The Must Sees at the 2022 Whitney Biennial

The “Whitney Biennial 2022: Quiet as It’s Kept” opens to the public tomorrow, April 6. We’ve picked out a few favorites.

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It's tough to know what to prioritize when visiting the Whitney Museum, and the museum's 80th biennial, "Quiet as It's Kept," is no exception. Many will make a point of visiting all of the works, but some people like to be a bit curatorial in their browsing of the Whitney's halls. Here are a few of my personal picks to keep an eye out for at this year's exhibition, curated by David Breslin and Adrienne Edwards. The biennial runs from April 6 to September 5, 2022, so there is plenty of time to visit once if not several times.

Tony Cokes

  • Floors 1 and 6

Rhode Island-based Tony Cokes is no stranger to large exhibitions, being a bit of an art star. His video installations are famous for combining mass culture, ideology, and the Black experience. For the works showing here he features video of Judith Butler, the Sex Pistols' John Lydon, Representative John Lewis, and the 2019 police killing of twenty-three year old Elijah McClain. Exploring America for all it is, Cokes continues to impress.


Tony Cokes, still from HS LST WRDZ, 2021. HD video, color, sound; 2:30 min. Image courtesy the artist; Greene Naftali, New York; Hannah Hoffman, Los Angeles; and Electronic Arts Intermix, New York

Rindon Johnson

  • Floor 5

Berlin-based artist Rindon Johnson explores Black American experience as a byproduct of colonial capitalist accumulation, using weather-worn leather to explore degradation and subtle change over time. A time-intensive work that parallels the wear of time itself.


Rindon Johnson, An island is all surrounded by water In the morning foreboding Quickly solved by dripping A shower, you know A slow crawl to the park Wait first meat A coffee A hill A roundabout A breeze on the lake A larking body of water, once screaming once babbling, once running A sleeping family A white child with A water gun A tall tree A tunneling A horn Another A too small blanket, you in my mind and next to me A wind in my ears, my basement look what I found, leave the lights on A sigh A tie on a rooftop A still flooding Another horn All in the flight path An immovable object A clapping of leaves A certainty, it is seven feet deep One boy watches the other A horn, 2022. Crayon, indigo, Vaseline, stone, ebonizing dye (coffee), gouache, and leather, four of six panels. Collection of the artist; courtesy the artist and François Ghebaly Gallery, Los Angeles and New York. Paul Salveson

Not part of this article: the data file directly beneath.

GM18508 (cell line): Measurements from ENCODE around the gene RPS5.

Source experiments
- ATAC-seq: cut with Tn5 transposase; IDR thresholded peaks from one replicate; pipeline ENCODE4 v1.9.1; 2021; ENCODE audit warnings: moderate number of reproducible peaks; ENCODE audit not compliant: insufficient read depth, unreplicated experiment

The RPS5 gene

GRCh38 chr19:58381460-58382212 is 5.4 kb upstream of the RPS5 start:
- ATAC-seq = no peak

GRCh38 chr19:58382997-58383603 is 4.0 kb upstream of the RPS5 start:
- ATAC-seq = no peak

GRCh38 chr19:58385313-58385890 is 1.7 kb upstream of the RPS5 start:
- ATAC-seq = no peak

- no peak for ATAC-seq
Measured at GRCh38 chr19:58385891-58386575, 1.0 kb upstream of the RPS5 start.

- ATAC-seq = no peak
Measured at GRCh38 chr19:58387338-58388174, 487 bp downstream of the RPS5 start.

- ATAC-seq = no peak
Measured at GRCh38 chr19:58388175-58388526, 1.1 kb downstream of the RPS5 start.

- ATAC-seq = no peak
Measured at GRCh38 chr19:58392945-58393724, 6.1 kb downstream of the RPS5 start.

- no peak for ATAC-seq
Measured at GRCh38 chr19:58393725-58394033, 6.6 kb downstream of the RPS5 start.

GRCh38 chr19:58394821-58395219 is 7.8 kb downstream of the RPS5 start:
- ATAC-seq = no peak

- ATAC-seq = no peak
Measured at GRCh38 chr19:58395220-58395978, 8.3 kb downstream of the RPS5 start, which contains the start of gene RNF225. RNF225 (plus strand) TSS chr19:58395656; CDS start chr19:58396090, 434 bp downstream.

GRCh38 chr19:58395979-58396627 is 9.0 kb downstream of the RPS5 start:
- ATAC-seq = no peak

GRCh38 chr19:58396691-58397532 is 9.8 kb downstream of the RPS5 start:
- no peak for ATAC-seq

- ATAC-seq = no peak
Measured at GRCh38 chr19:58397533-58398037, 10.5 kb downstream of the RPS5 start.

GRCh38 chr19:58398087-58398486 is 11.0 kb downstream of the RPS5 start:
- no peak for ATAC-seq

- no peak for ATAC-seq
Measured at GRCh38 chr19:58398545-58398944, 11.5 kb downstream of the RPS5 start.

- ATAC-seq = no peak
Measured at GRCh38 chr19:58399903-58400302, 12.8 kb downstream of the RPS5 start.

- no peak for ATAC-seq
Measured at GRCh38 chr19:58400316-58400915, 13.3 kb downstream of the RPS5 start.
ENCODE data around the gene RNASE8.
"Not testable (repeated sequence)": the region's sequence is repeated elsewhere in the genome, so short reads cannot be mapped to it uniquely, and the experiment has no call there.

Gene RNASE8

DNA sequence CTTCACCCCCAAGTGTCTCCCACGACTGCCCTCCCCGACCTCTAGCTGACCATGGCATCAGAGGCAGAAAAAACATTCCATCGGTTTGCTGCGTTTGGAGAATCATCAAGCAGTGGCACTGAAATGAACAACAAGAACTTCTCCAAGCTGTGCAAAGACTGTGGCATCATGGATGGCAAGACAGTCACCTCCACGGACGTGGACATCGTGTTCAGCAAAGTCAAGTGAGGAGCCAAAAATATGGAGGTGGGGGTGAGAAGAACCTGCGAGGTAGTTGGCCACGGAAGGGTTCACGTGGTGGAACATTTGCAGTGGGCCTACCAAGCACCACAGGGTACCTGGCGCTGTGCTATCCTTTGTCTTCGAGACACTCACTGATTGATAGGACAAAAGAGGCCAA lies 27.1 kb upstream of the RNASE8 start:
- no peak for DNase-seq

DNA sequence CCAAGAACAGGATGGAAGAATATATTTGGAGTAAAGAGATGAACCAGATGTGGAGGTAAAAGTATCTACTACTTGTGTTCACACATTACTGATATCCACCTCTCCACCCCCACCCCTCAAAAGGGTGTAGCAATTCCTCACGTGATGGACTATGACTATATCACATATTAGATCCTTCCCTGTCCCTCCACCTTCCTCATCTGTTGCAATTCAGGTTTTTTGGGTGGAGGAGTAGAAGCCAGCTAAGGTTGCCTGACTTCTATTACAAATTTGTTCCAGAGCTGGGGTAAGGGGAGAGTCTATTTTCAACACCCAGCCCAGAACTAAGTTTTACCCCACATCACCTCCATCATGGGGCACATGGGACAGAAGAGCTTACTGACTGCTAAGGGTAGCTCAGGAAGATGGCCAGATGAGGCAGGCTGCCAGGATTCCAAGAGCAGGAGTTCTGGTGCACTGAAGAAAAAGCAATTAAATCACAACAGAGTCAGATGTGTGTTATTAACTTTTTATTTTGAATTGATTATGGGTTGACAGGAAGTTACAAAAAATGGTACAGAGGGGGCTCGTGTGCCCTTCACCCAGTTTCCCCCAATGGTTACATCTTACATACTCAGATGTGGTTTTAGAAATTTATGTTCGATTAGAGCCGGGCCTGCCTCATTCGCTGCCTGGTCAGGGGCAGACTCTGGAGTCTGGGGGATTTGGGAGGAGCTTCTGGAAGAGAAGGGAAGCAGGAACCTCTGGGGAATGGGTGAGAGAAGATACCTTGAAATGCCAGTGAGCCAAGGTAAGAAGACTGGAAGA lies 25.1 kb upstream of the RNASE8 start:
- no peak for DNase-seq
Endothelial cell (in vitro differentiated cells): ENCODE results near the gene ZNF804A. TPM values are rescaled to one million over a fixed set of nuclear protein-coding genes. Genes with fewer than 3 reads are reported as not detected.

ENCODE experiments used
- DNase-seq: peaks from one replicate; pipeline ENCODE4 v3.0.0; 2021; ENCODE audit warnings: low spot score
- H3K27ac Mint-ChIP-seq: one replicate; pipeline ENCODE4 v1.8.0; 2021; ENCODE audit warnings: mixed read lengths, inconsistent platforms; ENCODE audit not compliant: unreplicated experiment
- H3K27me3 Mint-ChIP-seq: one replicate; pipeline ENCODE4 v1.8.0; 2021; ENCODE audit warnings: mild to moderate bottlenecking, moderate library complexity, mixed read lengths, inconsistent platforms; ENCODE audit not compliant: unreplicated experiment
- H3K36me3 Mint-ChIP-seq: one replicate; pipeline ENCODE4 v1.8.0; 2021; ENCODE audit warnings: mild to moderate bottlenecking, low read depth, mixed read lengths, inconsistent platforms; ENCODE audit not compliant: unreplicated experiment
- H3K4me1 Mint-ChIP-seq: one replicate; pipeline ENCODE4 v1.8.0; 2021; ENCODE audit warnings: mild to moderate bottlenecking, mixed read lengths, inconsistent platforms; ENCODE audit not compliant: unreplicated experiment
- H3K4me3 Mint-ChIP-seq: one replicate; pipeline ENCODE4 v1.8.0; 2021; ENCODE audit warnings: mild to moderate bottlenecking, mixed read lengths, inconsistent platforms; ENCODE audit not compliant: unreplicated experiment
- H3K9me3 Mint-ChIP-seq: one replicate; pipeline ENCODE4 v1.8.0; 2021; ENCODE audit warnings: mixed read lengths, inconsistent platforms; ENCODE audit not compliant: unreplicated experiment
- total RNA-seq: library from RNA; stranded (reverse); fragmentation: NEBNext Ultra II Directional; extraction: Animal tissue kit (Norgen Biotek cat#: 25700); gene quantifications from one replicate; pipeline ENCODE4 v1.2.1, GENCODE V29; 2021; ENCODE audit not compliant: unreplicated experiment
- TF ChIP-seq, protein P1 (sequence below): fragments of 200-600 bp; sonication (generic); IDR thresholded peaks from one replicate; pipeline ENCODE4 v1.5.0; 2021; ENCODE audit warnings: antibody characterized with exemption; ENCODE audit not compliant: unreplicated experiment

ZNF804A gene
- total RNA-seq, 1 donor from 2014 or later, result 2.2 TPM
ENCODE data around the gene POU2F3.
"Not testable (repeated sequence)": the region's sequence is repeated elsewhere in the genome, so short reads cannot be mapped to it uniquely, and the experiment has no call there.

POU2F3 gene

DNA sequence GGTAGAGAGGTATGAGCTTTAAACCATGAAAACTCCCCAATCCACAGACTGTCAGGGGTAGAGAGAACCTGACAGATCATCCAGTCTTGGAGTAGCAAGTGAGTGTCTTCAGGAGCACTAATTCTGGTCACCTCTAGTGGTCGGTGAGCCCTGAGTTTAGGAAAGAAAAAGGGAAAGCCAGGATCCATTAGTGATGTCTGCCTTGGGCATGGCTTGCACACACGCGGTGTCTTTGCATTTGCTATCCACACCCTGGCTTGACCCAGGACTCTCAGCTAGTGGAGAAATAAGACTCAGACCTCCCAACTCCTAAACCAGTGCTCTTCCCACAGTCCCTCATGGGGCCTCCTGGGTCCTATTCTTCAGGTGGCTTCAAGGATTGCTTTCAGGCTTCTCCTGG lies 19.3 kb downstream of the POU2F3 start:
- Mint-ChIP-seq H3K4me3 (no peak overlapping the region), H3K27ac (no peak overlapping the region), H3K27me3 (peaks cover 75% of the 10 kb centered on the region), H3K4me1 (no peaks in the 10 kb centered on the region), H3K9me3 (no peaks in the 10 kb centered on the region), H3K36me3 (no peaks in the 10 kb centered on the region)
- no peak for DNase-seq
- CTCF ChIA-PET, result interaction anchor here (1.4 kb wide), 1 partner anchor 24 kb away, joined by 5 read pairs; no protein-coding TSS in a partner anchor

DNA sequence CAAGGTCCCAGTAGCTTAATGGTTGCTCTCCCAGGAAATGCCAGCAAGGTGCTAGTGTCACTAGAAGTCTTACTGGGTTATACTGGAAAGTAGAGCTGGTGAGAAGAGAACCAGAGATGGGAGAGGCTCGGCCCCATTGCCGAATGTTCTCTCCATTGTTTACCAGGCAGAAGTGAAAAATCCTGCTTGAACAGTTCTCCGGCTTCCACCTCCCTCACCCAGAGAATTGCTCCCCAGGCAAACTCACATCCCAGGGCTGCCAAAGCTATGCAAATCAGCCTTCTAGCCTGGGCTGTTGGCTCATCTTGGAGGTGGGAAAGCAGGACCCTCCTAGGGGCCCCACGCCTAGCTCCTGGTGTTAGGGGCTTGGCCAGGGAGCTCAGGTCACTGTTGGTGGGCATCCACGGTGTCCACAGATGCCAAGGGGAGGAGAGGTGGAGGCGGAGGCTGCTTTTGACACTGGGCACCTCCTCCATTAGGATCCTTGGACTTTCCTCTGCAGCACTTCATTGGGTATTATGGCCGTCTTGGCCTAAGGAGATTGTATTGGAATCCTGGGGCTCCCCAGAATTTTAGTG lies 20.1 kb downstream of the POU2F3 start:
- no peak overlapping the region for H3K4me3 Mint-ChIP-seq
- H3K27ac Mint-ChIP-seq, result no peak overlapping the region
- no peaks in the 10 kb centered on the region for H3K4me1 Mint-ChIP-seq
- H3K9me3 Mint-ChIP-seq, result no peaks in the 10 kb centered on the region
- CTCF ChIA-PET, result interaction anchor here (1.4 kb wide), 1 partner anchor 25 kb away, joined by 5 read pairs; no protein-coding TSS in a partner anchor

Ivy Kwan Arce and Julie Tolentino

  • Floor 6

This collaboration from California-based artists Ivy Kwan Arce and Julie Tolentino explores systems of care and knowledge that sustain those living longterm with HIV/AIDs, influenced by Kwan Arce's longterm HIV/AIDs activism. Combining glass orbs, satellites, performance, and extensive knowledge, it's a breathtaking work.


Ivy Kwan Arce and Julie Tolentino, ECHO POSITION: Poster, poster accompanying performance and installation by Ivy Kwan Arce and Julie Tolentino, 2021. Digital C-print, wood, and glass. Collection of the artists. Image courtesy the artists

Raven Chacon 

  • Floor 6 and 95 Horatio Street

Albuquerque-based artist Raven Chacon has a series of three videos in the exhibition, focusing on American Indian women singing the history of the current American landscape. Their intricate songs of resistance and truth address the Navajo Long Walk, the Trail of Tears, the forced removal from homelands, and more. To specifically see Chacon's piece Silent Choir (Standing Rock) one must cross the street to their 95 Horatio Street location.


Raven Chacon, still from Three Songs, 2021. Three-channel video installation; 6:51 min. Image courtesy the artist

Na Mira

  • Floor 6

Using an infrared night camera, Los Angeles-based artist Na Mira explores themes of colonialism, violence, and desire amidst their own autobiographical context in their video work Night Vision (Red as never been). Including footage of their performance as a tiger in the Demilitarized Zone between North and South Korea, Mira was informed by their great-grandmother's period living as a shaman illegally during the Japanese occupation of Korea.


Na Mira, Night Vision (Red as never been), 2022. Three-channel infrared high-definition video, color, sound, holographic plexiglass; 24:44 min. Courtesy the artist and Park View / Paul Soto, Los Angeles

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